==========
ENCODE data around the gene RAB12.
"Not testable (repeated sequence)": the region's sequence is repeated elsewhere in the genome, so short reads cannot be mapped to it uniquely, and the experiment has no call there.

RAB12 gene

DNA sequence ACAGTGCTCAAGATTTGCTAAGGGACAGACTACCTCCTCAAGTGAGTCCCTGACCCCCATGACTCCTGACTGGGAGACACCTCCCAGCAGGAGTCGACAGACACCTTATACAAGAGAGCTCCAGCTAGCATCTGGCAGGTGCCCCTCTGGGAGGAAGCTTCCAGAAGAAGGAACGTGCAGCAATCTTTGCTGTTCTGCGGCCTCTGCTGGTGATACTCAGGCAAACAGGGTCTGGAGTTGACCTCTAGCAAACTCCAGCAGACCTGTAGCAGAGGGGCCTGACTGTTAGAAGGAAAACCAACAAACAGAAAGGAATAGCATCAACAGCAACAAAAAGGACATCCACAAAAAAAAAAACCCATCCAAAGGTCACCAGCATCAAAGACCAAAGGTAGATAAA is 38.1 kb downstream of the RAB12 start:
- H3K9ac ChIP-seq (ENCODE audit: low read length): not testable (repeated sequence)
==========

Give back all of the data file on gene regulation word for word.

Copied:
ENCODE data around the gene RAB12.
"Not testable (repeated sequence)": the region's sequence is repeated elsewhere in the genome, so short reads cannot be mapped to it uniquely, and the experiment has no call there.

RAB12 gene

DNA sequence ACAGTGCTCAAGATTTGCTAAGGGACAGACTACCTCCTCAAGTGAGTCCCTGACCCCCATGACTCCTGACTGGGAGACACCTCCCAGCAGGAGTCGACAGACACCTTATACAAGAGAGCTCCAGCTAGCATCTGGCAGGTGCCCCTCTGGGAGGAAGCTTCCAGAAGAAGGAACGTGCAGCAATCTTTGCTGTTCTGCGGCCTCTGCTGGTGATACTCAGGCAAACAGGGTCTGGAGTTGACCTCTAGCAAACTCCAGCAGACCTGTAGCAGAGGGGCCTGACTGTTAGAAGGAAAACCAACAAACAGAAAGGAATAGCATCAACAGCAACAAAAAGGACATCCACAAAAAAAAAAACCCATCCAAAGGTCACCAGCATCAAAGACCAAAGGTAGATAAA is 38.1 kb downstream of the RAB12 start:
- H3K9ac ChIP-seq (ENCODE audit: low read length): not testable (repeated sequence)